Introduction to the Taxometric Method: A Practical Guide

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Lawrence Erlbaum Associates, 2006 - Psychology - 347 pages
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Introduction to the Taxometric Method is a user-friendly, practical guide to taxometric research. Drawing from both classic and contemporary research, it provides a comprehensive introduction to the method. With helpful tools and guidance, the book is intended to teach those new to the method, as well as those already familiar with it, tips on how to conduct and evaluate taxometric investigations. The book covers a broad range of analytic techniques, describing their logic and implementation as well as what is known about their performance from systematic study.
 
The book opens with the background material essential to understanding the research problems that the taxometric method addresses. The authors then explain the data requirements of taxometric analysis, the logic of each procedure, factors that can influence results and lead to misinterpretations, suggestions for choosing the best procedures, and methodological safeguards to prevent erroneous conclusions. Illustrative examples of each procedure and consistency test demonstrate how to perform analyses and interpret results using a variety of data sets. A checklist of conceptual and methodological issues that should be addressed in any investigation is included. The accompanying CD provides a variety of programs for performing taxometric analyses along with simulations and analyses of data sets.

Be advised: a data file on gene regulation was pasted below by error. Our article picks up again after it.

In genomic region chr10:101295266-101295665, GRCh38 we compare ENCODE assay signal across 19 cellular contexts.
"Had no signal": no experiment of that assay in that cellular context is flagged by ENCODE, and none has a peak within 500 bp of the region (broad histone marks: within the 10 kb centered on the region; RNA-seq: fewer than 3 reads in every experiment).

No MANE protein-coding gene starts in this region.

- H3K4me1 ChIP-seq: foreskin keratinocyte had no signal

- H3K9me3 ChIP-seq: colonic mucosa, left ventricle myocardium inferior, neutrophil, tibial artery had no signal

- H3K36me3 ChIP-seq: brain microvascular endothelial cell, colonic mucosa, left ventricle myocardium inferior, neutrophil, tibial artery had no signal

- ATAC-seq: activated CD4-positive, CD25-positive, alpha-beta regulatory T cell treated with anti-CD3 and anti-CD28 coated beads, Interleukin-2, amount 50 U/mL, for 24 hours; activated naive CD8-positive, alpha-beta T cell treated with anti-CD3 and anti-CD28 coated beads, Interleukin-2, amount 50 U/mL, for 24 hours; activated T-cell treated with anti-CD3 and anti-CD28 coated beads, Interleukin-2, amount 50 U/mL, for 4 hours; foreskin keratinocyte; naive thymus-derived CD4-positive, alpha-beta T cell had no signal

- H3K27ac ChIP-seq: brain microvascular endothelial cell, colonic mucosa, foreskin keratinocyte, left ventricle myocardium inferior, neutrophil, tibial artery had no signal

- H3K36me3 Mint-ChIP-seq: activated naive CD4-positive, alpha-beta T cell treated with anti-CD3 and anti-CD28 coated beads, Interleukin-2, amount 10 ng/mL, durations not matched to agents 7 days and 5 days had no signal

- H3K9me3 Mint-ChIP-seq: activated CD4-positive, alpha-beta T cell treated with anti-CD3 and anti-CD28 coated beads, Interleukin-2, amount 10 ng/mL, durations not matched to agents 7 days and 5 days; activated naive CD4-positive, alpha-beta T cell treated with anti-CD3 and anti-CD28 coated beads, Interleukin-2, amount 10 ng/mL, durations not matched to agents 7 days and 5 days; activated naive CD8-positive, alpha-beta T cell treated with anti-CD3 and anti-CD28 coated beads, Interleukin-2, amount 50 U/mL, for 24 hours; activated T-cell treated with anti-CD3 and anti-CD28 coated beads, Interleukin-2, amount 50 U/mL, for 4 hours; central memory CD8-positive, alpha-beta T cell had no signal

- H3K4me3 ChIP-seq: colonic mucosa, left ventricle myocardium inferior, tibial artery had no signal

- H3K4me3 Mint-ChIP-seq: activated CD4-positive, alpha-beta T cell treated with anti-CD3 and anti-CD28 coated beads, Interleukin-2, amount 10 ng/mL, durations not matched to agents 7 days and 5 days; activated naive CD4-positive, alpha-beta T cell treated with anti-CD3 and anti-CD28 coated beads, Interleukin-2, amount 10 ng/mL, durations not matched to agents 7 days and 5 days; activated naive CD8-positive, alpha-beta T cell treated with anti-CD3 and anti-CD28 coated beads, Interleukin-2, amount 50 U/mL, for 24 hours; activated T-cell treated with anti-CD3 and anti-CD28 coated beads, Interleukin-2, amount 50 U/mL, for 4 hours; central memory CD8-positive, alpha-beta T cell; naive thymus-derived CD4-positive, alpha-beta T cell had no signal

Introduction to the Taxometric Method is ideal for researchers and students conducting or evaluating taxometric studies in the social and behavioral sciences, especially those in clinical and personality psychology, as well as those in the physical sciences, education, biology, and beyond. The book also serves as a text for courses on this method, or as a supplement in psychological assessment, statistics, or research methods courses. Familiarity with taxometrics is not assumed. 

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About the author (2006)

John Ruscio is Associate Professor of Psychology at Elizabethtown College, where he teaches courses in Research Methods and Statistics, and Research Methods in Social Psychology. His research interests include decision-making, classification and diagnosis and taxometric methods.

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